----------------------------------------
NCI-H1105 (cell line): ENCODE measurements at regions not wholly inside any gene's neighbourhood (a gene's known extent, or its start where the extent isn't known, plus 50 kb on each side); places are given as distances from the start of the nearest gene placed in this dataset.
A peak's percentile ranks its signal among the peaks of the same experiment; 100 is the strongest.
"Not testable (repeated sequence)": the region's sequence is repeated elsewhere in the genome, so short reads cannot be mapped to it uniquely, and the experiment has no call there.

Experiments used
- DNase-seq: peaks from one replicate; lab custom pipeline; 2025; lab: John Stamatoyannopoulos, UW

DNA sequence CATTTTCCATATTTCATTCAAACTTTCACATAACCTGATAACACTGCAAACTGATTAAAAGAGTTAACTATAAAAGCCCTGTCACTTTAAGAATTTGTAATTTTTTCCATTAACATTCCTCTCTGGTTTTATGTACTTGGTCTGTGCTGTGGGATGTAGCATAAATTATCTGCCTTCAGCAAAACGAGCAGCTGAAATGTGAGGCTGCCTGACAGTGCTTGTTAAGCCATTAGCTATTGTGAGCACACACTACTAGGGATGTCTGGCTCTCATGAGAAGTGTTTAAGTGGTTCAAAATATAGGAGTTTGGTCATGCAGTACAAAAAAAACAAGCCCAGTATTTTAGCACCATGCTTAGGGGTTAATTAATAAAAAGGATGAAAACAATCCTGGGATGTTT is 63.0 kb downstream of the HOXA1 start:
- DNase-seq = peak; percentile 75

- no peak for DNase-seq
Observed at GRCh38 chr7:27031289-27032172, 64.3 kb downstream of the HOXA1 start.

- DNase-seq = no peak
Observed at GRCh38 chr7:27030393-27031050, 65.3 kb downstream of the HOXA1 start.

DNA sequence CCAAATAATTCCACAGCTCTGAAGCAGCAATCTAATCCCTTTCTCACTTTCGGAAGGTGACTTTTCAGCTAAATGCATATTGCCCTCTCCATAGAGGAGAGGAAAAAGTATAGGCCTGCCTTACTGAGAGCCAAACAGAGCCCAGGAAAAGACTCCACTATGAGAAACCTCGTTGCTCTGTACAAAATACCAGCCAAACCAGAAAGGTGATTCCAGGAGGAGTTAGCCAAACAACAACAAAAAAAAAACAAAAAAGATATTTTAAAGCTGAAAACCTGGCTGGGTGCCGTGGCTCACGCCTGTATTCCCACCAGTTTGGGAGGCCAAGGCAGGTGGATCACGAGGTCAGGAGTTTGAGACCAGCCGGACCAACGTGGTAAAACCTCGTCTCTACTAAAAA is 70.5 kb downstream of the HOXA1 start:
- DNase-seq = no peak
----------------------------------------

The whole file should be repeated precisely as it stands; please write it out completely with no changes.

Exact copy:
NCI-H1105 (cell line): ENCODE measurements at regions not wholly inside any gene's neighbourhood (a gene's known extent, or its start where the extent isn't known, plus 50 kb on each side); places are given as distances from the start of the nearest gene placed in this dataset.
A peak's percentile ranks its signal among the peaks of the same experiment; 100 is the strongest.
"Not testable (repeated sequence)": the region's sequence is repeated elsewhere in the genome, so short reads cannot be mapped to it uniquely, and the experiment has no call there.

Experiments used
- DNase-seq: peaks from one replicate; lab custom pipeline; 2025; lab: John Stamatoyannopoulos, UW

DNA sequence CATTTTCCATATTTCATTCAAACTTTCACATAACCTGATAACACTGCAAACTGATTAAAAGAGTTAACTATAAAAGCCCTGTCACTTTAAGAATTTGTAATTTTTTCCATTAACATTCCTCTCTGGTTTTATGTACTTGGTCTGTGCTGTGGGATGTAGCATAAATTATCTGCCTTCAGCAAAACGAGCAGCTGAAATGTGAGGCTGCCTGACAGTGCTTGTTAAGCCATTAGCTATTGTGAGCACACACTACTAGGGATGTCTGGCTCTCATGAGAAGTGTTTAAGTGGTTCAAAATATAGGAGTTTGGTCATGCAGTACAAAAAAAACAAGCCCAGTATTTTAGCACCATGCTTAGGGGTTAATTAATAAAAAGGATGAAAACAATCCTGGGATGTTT is 63.0 kb downstream of the HOXA1 start:
- DNase-seq = peak; percentile 75

- no peak for DNase-seq
Observed at GRCh38 chr7:27031289-27032172, 64.3 kb downstream of the HOXA1 start.

- DNase-seq = no peak
Observed at GRCh38 chr7:27030393-27031050, 65.3 kb downstream of the HOXA1 start.

DNA sequence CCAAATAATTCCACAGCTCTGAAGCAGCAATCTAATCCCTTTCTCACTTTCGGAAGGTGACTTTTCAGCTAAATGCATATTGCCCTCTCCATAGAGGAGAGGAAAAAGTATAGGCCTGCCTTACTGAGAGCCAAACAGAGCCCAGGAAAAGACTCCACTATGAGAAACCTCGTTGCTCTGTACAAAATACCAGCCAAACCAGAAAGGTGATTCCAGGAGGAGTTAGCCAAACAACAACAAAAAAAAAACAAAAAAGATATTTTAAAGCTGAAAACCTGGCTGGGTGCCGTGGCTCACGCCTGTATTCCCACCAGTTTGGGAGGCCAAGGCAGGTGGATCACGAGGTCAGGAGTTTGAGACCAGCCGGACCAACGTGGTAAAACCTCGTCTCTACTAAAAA is 70.5 kb downstream of the HOXA1 start:
- DNase-seq = no peak